1 Noli me tangere is the Latin version of the words spoken by Jesus to Mary Magdalen, meaning “Do not touch me” (the quotation appears in John 20:17). The words were a popular trope in Gregorian chant, and the moment in which they were spoken was a popular subject for paintings. Its modern English meaning is “Do not disturb /interfere”.
www.websters-online-di…

 

2009

Video performance, 4:18 minutes

A split screen video of the performance (English and German versions) was produced in 2010.

A compilation video DVD of Touch me Not (4.18 minutes) and the article Self-portrait of a Self-hating Jew (short version 30 minutes) with images was produced in 2010.

 

Tanya Ury wears a black blouse: the arms are tied behind her back like a straightjacket, while she stands speechless, bound as if gagged, and texts, with voice-over accompany the action, telling her experience of having hair that is considered unusual by most people.

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Rachel Ramsay cites situations within Doron Rabinovici’s novel “Ohnehin”, where people forget themselves with racist displays, in her (as yet unpublished) dissertation “Parallels, Positionalities, Proximities. Intersections of Otherness” 2009:

“The philo-Semitism of this generation is paralleled to their xenophilia, which manifests itself as a tendency to domesticate the foreign and treat them as pets. For example, Stefan loathes his mother’s friends’ inclination to report their latest acquisitions on the Naschmarkt, obtained ‘by my Turks, yes you said by your Turks’2(Ohnehin 175). The terms are very reminiscent of Herbert Kerber’s daughter Bärbl’s affectionately intended ascription of the title ‘our house Jew’3 to survivor Paul Guttmann, an expression which harks back to the idealised Habsburg era. Similarly Stefan’s friend Patrique, son of a Kinshasan diplomat, was subjected to constant stares as a child: ‘on the tram Alp inhabitants would even touch his skin and fuzzy hair, as though they had discovered a small beautiful animal, a sweet type of ape.’45

On 3rd February 2009 on CNN in a programme about the new American First Lady Michelle Obama, biographical details emerged that when she studied at Princetown University USA, in the mid eighties, students would stroke her hair to bring “good luck”. I quote from the satirical “How to Rent a Negro” by Damali Ayo: “This time-honored tradition began in the nineteenth century, when it was considered good luck to touch the hair of a black person…”6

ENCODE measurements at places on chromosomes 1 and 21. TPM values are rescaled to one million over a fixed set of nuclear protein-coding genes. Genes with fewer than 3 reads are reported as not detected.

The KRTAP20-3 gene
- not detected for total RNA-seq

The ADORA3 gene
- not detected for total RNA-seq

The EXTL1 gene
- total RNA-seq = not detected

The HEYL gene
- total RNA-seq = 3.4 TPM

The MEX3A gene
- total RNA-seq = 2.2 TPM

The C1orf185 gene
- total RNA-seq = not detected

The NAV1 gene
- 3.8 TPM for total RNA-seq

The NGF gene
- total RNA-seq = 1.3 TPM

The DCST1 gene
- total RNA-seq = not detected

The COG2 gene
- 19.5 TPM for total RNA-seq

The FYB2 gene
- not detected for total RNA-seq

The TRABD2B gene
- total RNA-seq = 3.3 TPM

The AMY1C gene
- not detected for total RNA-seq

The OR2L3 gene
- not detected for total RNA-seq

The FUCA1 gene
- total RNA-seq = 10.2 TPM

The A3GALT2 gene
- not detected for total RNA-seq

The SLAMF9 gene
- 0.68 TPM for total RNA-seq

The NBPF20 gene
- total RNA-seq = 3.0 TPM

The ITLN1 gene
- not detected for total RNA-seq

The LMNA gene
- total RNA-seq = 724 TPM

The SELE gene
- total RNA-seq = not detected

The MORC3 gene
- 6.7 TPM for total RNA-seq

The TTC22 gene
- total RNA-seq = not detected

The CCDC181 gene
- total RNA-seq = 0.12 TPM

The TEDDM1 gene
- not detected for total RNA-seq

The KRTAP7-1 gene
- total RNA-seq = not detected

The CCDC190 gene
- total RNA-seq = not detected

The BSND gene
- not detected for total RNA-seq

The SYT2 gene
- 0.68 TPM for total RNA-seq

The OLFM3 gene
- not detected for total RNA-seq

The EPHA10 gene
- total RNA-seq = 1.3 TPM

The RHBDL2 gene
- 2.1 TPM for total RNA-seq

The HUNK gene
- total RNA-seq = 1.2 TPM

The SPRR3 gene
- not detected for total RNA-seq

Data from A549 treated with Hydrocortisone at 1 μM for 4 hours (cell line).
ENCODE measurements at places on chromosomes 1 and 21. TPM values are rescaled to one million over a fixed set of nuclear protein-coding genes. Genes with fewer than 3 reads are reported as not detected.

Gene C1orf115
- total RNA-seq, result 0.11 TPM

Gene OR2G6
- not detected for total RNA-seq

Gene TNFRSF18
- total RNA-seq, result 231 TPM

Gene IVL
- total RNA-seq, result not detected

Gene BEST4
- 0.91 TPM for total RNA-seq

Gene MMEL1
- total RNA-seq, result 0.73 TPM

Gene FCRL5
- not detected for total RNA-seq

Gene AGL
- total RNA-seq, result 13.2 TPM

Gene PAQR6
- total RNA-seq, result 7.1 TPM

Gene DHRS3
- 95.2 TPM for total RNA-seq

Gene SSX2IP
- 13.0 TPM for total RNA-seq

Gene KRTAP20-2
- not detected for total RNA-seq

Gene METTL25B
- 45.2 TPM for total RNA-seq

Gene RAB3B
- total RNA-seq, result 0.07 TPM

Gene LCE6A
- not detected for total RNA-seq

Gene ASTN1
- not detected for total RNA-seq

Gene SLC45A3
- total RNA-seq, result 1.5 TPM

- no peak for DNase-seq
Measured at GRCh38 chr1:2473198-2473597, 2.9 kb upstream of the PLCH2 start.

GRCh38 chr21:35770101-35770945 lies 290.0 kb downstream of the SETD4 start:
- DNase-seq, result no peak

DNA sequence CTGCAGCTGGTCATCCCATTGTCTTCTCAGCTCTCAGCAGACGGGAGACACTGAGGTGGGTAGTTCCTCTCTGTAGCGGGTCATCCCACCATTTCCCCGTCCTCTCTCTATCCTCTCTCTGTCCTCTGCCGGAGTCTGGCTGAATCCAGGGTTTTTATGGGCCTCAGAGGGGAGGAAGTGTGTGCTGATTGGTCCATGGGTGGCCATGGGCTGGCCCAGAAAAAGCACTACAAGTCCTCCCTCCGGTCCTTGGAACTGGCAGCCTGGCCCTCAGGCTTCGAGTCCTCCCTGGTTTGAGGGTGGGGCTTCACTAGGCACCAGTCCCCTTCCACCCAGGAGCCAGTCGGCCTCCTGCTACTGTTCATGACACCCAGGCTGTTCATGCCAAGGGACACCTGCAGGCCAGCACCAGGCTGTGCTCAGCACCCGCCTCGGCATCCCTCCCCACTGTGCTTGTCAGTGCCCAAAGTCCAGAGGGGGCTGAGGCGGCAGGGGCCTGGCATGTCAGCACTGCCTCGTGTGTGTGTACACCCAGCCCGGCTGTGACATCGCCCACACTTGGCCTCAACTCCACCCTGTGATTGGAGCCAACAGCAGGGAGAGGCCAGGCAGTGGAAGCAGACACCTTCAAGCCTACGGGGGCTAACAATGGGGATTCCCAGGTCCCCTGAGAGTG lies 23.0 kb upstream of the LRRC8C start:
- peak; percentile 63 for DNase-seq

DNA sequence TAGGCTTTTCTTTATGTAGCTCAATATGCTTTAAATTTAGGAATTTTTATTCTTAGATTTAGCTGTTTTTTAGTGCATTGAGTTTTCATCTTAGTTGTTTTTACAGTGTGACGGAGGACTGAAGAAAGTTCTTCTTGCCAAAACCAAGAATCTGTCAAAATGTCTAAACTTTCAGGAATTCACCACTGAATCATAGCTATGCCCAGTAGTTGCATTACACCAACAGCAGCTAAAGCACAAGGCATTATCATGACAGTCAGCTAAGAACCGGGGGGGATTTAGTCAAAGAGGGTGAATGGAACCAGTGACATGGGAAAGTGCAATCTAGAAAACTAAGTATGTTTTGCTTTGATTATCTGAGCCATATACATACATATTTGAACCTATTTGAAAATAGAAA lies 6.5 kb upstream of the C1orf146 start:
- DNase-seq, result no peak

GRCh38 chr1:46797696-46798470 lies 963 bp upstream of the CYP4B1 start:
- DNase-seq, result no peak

But this kind of harassment is not limited to the African or African American experience. The “Jewfro”7 also seems to inspire intimidating behaviour in unreflecting persons. Although once when I arrived in New York 2006, while traversing the airport security zone, one of the luggage handlers, a young black guy, called out with respect: “Love your hair!” – a similar but very different situation developed on my arrival at the Cologne airport security check within the same year, and all male and female officers began laughing at my appearance. One of the male officials, in an effort to compensate for bad form or even racism, struck up a conversation: “You have a very interesting hairstyle”, he commented. My hair was styled in corkscrew curls – he was wearing his short greased hair in spikes. “So have you – quite an unusual hairdo”. I replied, taken off guard, and unable to react appropriately.

In certain cases, hair can be perceived as being a Jewish sign. While the orthodox Chassidic Jewish male styles his hair with “peyes” side curls, the orthodox female covers her head with a scarf or wig. The blonde wig that I wore in parts of the video/performance Kölnisch Wasser insinuated diverse symbolism, including the dangerous appeal of the blonde siren embodied in the “Loreley” figure (who lures sailors to their death), a Rhine Maiden also conjured in Heinrich Heine’s poem of 1822.

From 1993 on I have been collecting my hair (from natural hair loss) daily, in small dated plastic bags, which have then been sewn together. The first presentations of these “shower curtains” (deliberately reminiscent of the shower scene curtains in Hitchcock’s “Psycho”, a film with multiple references to the Holocaust8) were combined with the Golden Showers performance documentation. The reference in this piece to the collected hair of concentration camp victims was overt. In 2004, I created the first coat entitled Hair Shirt as part of the Who’s Boss series.